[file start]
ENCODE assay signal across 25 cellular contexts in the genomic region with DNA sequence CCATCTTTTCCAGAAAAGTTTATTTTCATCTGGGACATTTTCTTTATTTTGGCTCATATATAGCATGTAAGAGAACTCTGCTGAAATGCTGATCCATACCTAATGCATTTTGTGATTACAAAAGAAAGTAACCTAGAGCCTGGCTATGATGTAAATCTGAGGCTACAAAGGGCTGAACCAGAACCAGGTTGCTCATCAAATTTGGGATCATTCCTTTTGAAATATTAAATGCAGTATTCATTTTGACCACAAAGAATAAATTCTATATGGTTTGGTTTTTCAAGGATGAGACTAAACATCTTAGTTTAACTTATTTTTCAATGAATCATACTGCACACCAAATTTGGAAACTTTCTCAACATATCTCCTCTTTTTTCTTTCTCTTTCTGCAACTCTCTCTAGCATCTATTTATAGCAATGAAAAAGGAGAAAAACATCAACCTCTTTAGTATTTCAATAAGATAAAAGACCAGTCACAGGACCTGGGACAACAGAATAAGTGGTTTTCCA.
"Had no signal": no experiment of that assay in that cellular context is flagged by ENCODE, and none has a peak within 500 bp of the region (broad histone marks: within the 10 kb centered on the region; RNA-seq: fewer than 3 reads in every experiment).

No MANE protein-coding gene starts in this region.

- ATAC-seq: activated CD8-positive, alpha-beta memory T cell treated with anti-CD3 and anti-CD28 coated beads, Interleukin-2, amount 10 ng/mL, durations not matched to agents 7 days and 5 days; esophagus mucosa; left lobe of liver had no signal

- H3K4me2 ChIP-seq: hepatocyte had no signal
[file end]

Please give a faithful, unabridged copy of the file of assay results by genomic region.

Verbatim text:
ENCODE assay signal across 25 cellular contexts in the genomic region with DNA sequence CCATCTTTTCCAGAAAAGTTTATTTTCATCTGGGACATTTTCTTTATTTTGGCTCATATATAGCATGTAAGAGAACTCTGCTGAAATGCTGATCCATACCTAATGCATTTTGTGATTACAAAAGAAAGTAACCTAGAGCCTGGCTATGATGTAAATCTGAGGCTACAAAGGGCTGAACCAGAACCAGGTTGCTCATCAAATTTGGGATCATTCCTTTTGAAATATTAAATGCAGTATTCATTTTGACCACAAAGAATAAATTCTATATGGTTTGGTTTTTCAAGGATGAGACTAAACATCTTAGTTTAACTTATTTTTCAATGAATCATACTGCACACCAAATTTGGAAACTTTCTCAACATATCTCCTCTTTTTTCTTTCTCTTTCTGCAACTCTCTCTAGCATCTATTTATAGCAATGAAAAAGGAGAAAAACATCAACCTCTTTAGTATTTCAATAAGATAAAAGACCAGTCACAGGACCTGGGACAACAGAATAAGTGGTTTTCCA.
"Had no signal": no experiment of that assay in that cellular context is flagged by ENCODE, and none has a peak within 500 bp of the region (broad histone marks: within the 10 kb centered on the region; RNA-seq: fewer than 3 reads in every experiment).

No MANE protein-coding gene starts in this region.

- ATAC-seq: activated CD8-positive, alpha-beta memory T cell treated with anti-CD3 and anti-CD28 coated beads, Interleukin-2, amount 10 ng/mL, durations not matched to agents 7 days and 5 days; esophagus mucosa; left lobe of liver had no signal

- H3K4me2 ChIP-seq: hepatocyte had no signal